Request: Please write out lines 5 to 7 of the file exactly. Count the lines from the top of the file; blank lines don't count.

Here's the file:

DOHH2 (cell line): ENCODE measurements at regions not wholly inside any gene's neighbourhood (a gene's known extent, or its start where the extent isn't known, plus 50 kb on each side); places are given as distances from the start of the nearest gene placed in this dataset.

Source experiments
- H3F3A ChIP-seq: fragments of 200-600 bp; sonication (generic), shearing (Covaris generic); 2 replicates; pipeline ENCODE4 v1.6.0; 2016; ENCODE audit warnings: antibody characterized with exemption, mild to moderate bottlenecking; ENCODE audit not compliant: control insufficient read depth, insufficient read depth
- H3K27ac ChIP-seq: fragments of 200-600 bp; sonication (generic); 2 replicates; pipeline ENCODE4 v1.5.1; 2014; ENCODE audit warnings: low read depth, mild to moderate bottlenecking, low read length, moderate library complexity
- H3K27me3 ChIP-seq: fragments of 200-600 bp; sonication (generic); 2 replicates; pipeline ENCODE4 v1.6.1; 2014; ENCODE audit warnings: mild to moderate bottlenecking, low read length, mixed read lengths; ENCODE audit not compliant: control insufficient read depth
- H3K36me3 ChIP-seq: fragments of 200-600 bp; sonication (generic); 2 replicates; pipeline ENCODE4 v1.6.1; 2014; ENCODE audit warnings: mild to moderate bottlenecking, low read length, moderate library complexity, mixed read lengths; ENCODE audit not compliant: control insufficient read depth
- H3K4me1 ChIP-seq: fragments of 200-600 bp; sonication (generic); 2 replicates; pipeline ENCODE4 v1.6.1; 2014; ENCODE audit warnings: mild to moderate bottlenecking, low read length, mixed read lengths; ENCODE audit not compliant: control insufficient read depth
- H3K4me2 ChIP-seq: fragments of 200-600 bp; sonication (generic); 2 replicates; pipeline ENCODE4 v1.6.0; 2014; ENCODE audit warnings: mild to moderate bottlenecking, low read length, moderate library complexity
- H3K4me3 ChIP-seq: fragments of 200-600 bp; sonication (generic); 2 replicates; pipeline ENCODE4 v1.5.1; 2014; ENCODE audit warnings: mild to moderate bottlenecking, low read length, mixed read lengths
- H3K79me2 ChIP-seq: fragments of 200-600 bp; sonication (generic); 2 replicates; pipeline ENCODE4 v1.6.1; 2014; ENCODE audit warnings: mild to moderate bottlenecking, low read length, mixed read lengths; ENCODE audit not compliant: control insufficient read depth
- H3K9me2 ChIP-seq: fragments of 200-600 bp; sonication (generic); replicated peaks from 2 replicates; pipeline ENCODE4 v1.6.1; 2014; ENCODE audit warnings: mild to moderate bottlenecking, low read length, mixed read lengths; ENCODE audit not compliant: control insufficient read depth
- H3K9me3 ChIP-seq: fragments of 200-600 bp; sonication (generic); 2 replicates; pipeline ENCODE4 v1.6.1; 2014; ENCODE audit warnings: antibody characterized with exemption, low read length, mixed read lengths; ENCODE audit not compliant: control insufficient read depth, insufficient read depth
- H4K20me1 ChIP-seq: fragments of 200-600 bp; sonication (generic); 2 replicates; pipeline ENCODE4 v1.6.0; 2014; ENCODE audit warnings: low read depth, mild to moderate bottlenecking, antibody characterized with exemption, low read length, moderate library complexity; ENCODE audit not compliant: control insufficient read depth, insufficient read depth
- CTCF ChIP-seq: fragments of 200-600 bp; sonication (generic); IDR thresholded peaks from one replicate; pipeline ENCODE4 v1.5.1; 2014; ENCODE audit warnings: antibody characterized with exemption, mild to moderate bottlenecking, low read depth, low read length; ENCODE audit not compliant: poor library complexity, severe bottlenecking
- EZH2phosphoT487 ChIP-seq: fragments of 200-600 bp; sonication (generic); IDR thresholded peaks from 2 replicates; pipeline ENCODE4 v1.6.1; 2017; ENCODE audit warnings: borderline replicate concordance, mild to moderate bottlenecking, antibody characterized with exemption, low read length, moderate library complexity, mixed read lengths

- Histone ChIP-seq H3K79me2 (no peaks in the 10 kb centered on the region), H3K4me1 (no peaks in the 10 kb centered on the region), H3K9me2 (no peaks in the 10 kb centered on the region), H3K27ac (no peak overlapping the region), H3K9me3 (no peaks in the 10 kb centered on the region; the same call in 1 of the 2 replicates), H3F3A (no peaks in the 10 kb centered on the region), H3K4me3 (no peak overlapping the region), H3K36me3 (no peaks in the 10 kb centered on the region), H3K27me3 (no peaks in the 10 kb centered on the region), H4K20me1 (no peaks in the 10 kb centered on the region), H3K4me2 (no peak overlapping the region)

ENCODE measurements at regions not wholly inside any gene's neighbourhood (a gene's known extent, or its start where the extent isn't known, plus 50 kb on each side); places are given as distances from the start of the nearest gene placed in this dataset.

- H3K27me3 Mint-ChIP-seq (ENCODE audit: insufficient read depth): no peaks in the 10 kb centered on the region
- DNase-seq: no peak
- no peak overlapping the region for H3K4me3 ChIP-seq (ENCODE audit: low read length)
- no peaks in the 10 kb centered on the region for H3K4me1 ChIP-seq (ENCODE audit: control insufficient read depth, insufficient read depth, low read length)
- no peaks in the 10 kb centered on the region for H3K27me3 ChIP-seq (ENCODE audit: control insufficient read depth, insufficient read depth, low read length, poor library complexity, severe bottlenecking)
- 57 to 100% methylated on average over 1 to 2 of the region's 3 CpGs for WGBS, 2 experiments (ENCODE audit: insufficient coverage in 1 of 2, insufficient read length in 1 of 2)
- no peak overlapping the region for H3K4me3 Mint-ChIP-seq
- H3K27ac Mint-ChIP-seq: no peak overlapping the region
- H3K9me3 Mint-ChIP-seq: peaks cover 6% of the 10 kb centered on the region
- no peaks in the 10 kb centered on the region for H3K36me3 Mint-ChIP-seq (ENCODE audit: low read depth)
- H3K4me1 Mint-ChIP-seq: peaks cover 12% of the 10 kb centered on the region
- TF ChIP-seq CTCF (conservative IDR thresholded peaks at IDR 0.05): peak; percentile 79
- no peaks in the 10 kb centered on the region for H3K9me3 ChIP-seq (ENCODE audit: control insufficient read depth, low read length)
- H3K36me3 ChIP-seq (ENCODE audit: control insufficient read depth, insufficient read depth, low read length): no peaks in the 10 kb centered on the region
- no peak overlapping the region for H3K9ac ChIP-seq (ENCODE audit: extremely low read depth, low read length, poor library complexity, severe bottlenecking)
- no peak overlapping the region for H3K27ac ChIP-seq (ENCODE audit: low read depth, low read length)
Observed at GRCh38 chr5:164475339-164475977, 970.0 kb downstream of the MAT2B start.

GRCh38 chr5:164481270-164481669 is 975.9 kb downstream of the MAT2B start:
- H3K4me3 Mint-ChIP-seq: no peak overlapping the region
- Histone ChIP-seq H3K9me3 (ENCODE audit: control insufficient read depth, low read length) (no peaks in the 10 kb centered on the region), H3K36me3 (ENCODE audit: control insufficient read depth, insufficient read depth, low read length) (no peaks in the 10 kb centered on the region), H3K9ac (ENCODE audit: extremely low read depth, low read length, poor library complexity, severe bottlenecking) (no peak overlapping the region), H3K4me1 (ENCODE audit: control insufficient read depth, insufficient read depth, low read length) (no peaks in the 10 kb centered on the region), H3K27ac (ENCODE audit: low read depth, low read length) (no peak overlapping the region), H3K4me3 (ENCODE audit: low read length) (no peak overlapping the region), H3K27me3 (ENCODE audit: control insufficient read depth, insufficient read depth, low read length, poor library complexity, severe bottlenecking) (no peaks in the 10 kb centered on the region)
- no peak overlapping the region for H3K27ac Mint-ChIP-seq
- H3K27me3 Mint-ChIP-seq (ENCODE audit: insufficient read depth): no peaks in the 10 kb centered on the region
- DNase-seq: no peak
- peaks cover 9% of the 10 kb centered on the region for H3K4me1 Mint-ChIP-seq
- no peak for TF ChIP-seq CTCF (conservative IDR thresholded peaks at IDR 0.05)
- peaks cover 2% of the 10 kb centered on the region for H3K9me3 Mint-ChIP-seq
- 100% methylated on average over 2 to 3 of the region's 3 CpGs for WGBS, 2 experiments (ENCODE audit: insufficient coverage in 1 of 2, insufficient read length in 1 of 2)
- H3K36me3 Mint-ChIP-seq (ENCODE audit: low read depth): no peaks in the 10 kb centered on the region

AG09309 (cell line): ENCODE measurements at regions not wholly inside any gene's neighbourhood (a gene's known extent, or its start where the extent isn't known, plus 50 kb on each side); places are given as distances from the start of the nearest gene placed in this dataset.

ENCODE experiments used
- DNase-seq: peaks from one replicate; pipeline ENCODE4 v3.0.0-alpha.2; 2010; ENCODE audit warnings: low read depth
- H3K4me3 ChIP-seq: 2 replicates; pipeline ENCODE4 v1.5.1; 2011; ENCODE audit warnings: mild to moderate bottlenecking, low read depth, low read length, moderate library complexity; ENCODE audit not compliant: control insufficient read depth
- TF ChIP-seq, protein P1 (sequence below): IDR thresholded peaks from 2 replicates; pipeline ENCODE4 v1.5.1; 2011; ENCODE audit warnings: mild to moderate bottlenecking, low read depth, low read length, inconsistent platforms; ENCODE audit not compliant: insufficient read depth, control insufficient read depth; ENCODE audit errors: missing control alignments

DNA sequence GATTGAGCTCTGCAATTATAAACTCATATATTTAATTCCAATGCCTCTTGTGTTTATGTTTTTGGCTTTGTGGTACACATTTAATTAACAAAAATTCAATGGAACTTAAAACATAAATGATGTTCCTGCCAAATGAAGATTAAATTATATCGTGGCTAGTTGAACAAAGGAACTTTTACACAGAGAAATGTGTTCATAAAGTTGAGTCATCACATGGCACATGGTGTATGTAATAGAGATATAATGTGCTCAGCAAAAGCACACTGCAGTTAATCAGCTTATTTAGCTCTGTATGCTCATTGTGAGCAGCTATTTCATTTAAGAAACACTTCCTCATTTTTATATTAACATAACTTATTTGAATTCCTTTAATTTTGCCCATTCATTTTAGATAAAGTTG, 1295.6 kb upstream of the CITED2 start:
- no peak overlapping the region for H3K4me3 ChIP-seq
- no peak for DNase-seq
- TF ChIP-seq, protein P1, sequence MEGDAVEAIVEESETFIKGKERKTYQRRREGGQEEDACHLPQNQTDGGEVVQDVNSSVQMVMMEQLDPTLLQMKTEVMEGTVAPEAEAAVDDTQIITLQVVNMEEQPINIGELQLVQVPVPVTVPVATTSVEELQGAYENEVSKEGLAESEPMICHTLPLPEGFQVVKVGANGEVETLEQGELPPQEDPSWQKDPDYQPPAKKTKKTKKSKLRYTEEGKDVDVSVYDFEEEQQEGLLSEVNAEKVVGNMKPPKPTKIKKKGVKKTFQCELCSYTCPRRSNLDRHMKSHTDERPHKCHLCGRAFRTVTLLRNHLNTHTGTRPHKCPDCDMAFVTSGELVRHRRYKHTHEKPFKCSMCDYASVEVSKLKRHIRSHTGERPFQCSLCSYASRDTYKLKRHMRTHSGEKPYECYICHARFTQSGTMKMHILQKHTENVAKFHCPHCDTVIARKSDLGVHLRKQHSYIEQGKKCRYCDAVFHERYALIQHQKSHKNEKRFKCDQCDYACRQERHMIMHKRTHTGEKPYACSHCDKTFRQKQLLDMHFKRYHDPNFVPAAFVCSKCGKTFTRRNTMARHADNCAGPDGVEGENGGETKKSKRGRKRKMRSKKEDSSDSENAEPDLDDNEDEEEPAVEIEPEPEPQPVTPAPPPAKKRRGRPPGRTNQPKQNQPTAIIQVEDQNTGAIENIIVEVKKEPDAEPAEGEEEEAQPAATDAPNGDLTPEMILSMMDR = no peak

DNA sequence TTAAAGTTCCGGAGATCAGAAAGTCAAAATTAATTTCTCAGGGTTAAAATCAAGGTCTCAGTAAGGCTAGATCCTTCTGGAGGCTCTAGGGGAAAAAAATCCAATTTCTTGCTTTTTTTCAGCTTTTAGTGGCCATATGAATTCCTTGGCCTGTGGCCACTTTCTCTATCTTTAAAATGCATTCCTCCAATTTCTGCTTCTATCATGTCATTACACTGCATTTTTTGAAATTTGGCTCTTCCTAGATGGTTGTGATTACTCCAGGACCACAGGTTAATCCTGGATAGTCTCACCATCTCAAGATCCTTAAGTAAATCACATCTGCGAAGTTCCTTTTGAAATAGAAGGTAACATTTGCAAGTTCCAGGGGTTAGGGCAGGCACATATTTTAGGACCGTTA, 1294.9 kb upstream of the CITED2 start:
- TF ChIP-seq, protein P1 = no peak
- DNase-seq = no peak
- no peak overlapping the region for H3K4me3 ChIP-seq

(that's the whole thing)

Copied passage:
- H3K27me3 ChIP-seq: fragments of 200-600 bp; sonication (generic); 2 replicates; pipeline ENCODE4 v1.6.1; 2014; ENCODE audit warnings: mild to moderate bottlenecking, low read length, mixed read lengths; ENCODE audit not compliant: control insufficient read depth
- H3K36me3 ChIP-seq: fragments of 200-600 bp; sonication (generic); 2 replicates; pipeline ENCODE4 v1.6.1; 2014; ENCODE audit warnings: mild to moderate bottlenecking, low read length, moderate library complexity, mixed read lengths; ENCODE audit not compliant: control insufficient read depth
- H3K4me1 ChIP-seq: fragments of 200-600 bp; sonication (generic); 2 replicates; pipeline ENCODE4 v1.6.1; 2014; ENCODE audit warnings: mild to moderate bottlenecking, low read length, mixed read lengths; ENCODE audit not compliant: control insufficient read depth